Supervision is different from management. After the supervision step is undertaken, it is necessary to proceed to subjecting iOS devices to a mobile device management service. The National Institute of Standards and Technology (NIST) provides guidelines for the management of the security of mobile devices in enterprises, which suggests the use of a centralized device management technology.
This centralized device management platform or mobile device management system simplifies the management of all devices by providing functions that enable control over device configuration, data protection, the handling of enterprise-approved apps, and the monitoring of the compliance status of devices across different operating systems and device types. It is also useful in enforcing enterprise security policies such as the use of VPN connections, remote device data wiping for lost or unlocatable devices, and the monitoring of possible violations of software integrity such as jailbreaking and the lack of software updates.
With the popularity of cloud computing and remote work arrangements, it is preferable to use a cloud-based device management platform. This ensures that the system can cover all devices, including those that are in remote locations or multiple satellite and branch locations.
Enable remote access to devices
One of the most common security tips for device owners is to disable remote access to their devices if they are not using this function. However, when it comes to enterprise mobile device management, remote access is a must. It is through remote access that device management is made possible.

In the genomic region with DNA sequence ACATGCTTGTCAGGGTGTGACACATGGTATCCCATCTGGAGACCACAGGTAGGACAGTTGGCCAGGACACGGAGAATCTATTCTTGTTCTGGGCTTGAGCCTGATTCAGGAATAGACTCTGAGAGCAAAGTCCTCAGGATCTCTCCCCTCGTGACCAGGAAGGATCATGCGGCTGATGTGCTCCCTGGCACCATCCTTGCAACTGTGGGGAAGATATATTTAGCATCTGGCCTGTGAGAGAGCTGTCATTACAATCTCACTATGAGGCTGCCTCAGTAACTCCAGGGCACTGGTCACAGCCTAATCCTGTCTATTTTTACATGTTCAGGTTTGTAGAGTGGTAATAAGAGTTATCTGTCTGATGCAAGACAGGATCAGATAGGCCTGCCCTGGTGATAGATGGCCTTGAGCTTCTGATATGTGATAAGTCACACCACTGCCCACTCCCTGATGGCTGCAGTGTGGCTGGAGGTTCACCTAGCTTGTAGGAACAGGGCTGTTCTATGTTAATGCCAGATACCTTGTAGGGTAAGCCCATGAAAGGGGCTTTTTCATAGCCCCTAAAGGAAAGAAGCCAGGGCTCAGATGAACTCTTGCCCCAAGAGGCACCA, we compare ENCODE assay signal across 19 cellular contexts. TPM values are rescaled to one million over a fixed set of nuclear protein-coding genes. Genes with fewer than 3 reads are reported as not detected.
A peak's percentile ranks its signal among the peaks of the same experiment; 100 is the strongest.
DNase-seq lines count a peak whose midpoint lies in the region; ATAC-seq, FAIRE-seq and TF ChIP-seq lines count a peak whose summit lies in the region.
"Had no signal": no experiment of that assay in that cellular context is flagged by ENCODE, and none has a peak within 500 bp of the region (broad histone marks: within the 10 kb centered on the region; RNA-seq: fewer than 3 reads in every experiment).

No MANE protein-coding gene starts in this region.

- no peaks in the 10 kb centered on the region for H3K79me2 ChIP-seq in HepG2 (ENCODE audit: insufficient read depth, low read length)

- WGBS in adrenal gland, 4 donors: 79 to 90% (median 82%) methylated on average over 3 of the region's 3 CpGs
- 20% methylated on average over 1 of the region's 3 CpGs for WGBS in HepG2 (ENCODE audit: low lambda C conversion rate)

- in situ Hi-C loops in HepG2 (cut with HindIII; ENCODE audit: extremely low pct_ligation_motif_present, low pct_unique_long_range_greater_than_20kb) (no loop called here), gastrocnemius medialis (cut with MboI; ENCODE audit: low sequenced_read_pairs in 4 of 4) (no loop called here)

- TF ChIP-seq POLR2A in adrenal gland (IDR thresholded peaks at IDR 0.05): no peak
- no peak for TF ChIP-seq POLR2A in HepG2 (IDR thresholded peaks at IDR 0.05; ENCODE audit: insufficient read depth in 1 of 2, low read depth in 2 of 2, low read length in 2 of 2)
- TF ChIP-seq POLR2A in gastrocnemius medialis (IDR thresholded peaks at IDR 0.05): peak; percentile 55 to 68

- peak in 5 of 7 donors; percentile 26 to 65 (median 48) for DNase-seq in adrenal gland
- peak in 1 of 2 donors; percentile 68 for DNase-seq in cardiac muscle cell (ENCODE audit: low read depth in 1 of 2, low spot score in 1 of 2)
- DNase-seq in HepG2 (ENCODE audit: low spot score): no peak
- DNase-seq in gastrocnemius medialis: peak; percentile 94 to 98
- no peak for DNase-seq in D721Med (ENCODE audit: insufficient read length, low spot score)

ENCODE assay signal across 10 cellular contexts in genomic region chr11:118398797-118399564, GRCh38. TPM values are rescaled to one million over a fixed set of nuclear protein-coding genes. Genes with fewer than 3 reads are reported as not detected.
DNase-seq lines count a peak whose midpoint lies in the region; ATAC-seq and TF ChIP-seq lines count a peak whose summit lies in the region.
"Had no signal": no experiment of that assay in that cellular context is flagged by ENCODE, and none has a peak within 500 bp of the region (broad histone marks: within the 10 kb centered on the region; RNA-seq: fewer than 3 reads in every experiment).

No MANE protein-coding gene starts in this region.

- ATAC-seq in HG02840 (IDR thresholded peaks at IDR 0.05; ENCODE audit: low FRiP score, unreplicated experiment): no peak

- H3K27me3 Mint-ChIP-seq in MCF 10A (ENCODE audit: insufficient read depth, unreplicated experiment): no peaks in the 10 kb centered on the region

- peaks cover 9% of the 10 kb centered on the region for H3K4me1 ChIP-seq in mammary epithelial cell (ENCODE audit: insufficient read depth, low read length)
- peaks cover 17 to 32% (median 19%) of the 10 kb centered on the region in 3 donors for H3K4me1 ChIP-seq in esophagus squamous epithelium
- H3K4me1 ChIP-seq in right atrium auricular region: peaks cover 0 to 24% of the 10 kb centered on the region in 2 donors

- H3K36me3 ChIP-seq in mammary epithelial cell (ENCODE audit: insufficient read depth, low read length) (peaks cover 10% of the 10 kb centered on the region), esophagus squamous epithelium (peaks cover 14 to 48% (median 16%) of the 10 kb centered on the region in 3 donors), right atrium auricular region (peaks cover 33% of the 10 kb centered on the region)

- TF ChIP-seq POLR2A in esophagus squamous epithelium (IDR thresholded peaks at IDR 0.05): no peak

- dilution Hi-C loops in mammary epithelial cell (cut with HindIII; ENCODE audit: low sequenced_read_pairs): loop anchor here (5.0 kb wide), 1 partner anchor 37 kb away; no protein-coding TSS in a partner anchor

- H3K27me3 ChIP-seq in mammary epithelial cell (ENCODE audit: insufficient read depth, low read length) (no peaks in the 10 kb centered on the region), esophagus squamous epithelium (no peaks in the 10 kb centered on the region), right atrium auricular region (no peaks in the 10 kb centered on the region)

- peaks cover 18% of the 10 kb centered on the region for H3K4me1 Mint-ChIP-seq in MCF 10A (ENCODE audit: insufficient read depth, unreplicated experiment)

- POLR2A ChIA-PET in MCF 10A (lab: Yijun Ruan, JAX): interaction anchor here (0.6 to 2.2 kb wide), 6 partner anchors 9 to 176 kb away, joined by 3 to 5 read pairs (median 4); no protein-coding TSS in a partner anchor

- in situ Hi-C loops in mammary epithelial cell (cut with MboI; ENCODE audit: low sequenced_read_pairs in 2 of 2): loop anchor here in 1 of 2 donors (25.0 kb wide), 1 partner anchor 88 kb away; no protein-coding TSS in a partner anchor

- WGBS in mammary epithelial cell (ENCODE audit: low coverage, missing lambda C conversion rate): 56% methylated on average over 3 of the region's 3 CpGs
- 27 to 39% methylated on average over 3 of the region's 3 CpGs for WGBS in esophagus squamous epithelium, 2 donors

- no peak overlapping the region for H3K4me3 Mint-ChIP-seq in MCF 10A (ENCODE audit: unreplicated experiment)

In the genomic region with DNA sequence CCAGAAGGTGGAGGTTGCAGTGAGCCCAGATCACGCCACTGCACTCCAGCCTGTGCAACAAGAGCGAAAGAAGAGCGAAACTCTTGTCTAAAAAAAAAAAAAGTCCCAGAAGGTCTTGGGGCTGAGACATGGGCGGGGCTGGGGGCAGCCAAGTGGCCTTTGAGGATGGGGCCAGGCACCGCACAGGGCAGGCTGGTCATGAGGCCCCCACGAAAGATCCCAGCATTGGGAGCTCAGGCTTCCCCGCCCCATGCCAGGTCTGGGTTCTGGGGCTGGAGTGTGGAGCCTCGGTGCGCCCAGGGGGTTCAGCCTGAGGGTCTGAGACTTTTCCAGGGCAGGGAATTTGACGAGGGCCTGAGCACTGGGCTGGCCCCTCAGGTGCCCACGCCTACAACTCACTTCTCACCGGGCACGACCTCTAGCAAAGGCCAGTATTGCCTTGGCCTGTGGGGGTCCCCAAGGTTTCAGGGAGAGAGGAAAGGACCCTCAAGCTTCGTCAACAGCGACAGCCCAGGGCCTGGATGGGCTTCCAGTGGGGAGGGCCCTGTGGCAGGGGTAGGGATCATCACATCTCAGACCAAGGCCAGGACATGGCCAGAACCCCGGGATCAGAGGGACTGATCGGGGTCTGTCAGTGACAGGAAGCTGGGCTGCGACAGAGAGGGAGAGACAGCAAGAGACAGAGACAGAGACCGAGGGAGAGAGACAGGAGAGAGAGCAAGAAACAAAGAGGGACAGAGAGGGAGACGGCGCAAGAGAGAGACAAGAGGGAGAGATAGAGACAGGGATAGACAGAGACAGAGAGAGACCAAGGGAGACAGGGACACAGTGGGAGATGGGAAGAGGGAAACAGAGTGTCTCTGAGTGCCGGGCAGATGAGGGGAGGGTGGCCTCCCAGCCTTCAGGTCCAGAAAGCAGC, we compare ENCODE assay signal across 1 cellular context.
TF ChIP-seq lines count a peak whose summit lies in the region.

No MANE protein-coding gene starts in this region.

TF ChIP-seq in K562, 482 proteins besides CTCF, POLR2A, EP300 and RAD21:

Enabling remote access should be handled prudently. It is advisable to implement a zero-trust architecture, which takes away any regard for the inherent trustworthiness of devices. As mentioned, iOS devices are usually secure, but this should not be considered in the compliance management process. Every device, user, or connection should be perceived as a potential threat. Hence, authentication, authorization, and other precautionary measures should be enforced before granting access permissions or connection privileges.
The use of zero-trust architecture, however, is not foolproof. It does not guarantee absolute protection. Implemented incorrectly, it can even become a source of additional risks. A good benchmark for adopting a zero-trust architecture entails the implementation of strong user authentication, especially with multi-factor authentication, machine authentication, log monitoring, contextual authentication, and the enforcement of access control policies within specific applications.